I know it is fashionable to denounce celebrities who get in involved in international development, but I admire both Bono and Bob Geldof. They are smart enough to take advice from smart people, and they put serious amounts of time and effort into visiting developing countries and getting to know the people and understand the issues. Indeed, they have both probably spent more time visiting in developing countries than the armchair critics who mock them. They have stuck with the issues for more than a quarter of a century – much longer than the fleeting interest of many journalists and politicians. Neither of them needs the publicity: their willingness to use the platform of their fame to speak out for the poor has helped to keep development on the political agenda.
An Equal Right to Pollute (and the Polluter-Pays Principle)
In the recent climate talks in Copenhagen, it was no surprise that developing countries objected to taking their feet off the pedal of their own carbon-paced growth; after all, they played little part in building the congested eight-lane highway of a problem that the world faces now. One smart suggestion I’ve heard, sort of a riff on cap-and-trade, is that each person has an equal right to pollute and that there might somehow be a way to monetize this. By this accounting, your average Ethiopian can sell her underpolluting ways (people in Ethiopia emit about 0.1 ton of carbon a year) to the average American (about 20 tons a year) and use the proceeds to deal with the effects of climate change (like drought), educate her kids and send them to university. (Trust in capitalism — we’ll find a way.) As a mild green, I like the idea, though it’s controversial in militant, khaki-green quarters. …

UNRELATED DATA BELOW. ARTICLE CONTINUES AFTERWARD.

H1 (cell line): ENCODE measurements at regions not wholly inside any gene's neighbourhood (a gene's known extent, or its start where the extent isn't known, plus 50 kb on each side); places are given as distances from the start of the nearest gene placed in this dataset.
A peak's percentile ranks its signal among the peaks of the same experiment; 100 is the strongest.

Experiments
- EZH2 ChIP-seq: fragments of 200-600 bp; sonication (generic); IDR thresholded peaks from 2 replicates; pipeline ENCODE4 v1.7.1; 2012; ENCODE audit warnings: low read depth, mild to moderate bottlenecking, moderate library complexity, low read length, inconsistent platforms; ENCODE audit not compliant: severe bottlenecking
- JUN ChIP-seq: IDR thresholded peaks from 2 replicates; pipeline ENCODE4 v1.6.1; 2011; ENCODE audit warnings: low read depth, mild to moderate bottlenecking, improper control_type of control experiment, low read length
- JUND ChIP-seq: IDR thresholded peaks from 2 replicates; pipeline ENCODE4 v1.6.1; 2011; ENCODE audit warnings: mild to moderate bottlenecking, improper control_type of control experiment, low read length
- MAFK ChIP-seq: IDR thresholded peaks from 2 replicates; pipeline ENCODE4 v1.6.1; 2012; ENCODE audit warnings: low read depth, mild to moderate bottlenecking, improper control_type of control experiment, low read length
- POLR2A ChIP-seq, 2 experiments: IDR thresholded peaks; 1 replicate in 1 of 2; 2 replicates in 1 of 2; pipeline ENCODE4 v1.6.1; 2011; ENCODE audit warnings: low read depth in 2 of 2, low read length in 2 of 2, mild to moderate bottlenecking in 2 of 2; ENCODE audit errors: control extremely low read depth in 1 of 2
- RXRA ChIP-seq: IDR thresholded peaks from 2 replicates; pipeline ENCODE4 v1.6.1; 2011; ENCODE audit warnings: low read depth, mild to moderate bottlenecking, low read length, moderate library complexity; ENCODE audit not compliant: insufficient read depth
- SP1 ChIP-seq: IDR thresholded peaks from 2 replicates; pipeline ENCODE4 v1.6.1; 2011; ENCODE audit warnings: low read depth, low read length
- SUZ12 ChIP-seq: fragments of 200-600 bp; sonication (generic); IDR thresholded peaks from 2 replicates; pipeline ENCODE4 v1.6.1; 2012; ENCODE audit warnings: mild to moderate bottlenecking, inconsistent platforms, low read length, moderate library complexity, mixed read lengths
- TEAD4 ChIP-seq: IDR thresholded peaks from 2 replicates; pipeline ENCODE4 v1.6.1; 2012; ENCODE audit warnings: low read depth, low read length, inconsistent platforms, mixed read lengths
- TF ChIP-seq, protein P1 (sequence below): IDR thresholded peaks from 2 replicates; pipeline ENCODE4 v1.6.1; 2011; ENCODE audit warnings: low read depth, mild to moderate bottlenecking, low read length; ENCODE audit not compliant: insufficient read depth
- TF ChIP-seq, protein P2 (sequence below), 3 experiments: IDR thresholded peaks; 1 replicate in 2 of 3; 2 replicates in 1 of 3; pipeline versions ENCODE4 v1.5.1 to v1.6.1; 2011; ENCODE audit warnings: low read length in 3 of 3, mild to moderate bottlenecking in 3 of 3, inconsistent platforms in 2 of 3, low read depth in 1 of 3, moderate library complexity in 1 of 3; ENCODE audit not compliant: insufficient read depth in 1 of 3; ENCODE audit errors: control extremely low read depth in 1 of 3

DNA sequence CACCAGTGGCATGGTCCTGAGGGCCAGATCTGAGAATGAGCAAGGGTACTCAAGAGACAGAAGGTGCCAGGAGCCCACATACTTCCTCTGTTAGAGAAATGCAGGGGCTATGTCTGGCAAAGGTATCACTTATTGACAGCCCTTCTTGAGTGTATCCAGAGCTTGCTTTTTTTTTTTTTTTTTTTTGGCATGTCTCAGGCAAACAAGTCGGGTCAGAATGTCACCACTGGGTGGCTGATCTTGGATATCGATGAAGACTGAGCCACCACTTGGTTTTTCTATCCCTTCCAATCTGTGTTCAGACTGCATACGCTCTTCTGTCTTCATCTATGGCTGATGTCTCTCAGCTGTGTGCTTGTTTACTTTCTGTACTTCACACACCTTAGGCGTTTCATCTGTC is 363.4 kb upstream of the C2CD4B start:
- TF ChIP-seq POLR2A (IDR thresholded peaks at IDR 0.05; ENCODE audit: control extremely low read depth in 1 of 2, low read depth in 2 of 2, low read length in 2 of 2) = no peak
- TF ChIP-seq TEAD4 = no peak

People Power and the Upside-Down Pyramid
A lot of us have seen or lived the organizational chart of the last century, in which power and influence (whether possessed by church, state or corporation) are concentrated in the uppermost point of the pyramid and pressure is exerted downward. But in this new century, and especially in some parts of the developing world, the pyramid is being inverted. Much has been written about the profits to be made at the bottom of the pyramid; less has been said about the political power there. Increasingly, the masses are sitting at the top, and their weight, via cellphones, the Web and the civil society and democracy these technologies can promote, is being felt by those who have traditionally held power. Today, the weight bears down harder when the few are corrupt or fail to deliver on the promises that earned them authority in the first place. The world is taking notice of this change. On her most recent trip to Africa, Secretary of State Hillary Rodham Clinton bypassed officials and met instead with representatives of independent, nongovernmental groups, which are quickly becoming more organized and more interconnected. For example, Twaweza, a citizen’s organization, is spreading across East Africa, helping people hold local officials accountable for managing budgets and delivering services. (Twaweza is Swahili for “we can make it happen.”)
(Disclosure: I am a member of the board of Twaweza, so it is not surprising that I agree with Bono that their work is good.)
Update: You should also read Alex Evans’s excellent piece at Global Dashboard on the importance of Bono’s support for contract and converge.